A man who cannot remember his own name has spoken of his torment as he struggles to recall any details of his life.
Robert, the name given to him by doctors, was found in a park in Peterborough suffering from severe amnesia.
"The last few weeks have been truly horrible. I go through so many different emotions. At times I am angry, frustrated, depressed, lost and confused. I just need to find out my name and I hope someone out there will recognise me and help," Robert said.
Doctors say there has been no improvement in his condition since he was found two months ago, prompting an appeal to identify him.
There's an appeal for help to identify a man who was found in Peterborough 2 months ago with severe amnesia.
"Robert" as he's been called by staff at Cambridgeshire and Peterborough NHS Foundation Trust who are caring for him, has no memory of who he is, his name, age, or where he comes from.
He speaks English, but it may be a second language. He also understands Russian and Lithuanian.
After two months there is still no sign or improvement in his condition and he had now personal details on him when he was found in a park in Peterborough on 18th May.
'Robert" has no physical injuries and is being cared for at the Cavell Centre, which cares for people with mental health conditions.
Dr Manaan Kar-Ray, Clinical Director of Acute Care said. "Amnesia can last for anything from a few hours to a number of weeks.
"Clearly this is very upsetting for him as he cannot recall any details of his life. We have made strenuous efforts to help him with his memory, including taking him back to where he was found, but nothing has been successful so far. Understandably, he is now getting very frustrated."
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A report on the financial future of two hospitals in Peterborough and Huntingdon has estimated that the Department of Health is paying £1 million a week to keep the Peterborough and Stamford Hospitals Trust afloat.
Criticising the decision to build a new hospital, whilst hiring a private firm to run another one 24 miles away, the report found:
- Management consultants had been used at "great expense to little effect", with Peterborough and Stamford Hospitals Trust spending £9 million in the last two financial years
- The Peterborough and Stamford Hospitals Trust had accumulated the highest deficit in the highest in the NHS for 2011/12, of £45.8 million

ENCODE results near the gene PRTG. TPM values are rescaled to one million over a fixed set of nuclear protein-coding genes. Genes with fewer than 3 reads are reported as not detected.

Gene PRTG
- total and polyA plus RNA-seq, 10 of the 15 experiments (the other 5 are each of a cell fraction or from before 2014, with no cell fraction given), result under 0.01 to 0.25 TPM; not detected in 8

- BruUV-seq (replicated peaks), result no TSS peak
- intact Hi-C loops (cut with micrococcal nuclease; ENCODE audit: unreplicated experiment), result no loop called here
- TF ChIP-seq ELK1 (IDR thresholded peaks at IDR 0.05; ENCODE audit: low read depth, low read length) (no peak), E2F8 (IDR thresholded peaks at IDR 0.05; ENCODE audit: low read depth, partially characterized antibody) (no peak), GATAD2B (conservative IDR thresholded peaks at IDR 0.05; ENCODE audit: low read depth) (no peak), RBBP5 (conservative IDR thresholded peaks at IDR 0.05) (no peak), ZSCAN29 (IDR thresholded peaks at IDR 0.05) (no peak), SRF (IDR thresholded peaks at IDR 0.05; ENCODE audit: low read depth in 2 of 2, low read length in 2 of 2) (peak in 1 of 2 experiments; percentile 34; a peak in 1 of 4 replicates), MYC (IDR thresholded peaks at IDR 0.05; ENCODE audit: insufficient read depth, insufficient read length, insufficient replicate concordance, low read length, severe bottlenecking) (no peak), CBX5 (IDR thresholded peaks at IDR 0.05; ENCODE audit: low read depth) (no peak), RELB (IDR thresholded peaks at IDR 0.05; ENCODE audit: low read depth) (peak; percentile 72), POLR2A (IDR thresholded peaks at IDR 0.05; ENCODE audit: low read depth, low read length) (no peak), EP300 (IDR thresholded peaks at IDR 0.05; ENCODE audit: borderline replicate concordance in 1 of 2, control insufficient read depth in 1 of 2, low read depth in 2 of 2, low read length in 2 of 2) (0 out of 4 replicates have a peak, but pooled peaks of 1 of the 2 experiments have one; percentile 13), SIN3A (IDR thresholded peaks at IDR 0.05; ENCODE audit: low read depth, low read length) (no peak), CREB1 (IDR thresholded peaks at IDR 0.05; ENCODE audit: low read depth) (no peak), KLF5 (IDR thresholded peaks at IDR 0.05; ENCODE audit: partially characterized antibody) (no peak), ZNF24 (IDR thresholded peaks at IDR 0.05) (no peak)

Unison warned from the start that selling Hinchingbrooke off to a private company was the wrong cure for its problems. In just one year some of our worst fears are coming true, and the much-hyped savings that many claimed would be delivered are not materialising.
She added that other trusts around the country were "struggling from bad PFI deals", and that patients may have to pay the price.
This report will make worrying reading for local people and for health workers. It reveals the high price paid by local people when bad decisions are made about NHS services. The lessons must be learnt to avoid these issues happening again.
An independent committee has accused the Department of Health of making "catastrophic" decisions over the decision allow a new hospital in a city, while a private firm was being hired to run another one 24 miles away.
According to the Commons Public Accounts Committee, the Peterborough and Stamford Hospitals Trust had accumulated a deficit of more than £45 million by the end of 2011/12.
The trust's financial position is now so serious that, even if it achieves challenging annual savings, it will still require significant financial support of up to £26 million a year for the next 30 years to remain viable.
A report has criticised the Department of Health for the decision to build a new hospital and award a franchise to a private firm to run another one a few miles away.
According to the Commons Public Accounts Committee (PAC), the decision left two hospitals whose financial viability and future was in doubt.
They added that there had been a lack of oversight in building a private finance initiative (PFI) hospital in Peterborough and allowing Circle Healthcare to run the nearby Hinchingbrooke Hospital.
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The skydiver who died after a mid-air collision with another parachutist near Peterborough was one of the country's leading wine merchants.
Patrick Sandeman, 53, is thought to have collided with another man about 50 feet above the ground, causing his parachute to collapse.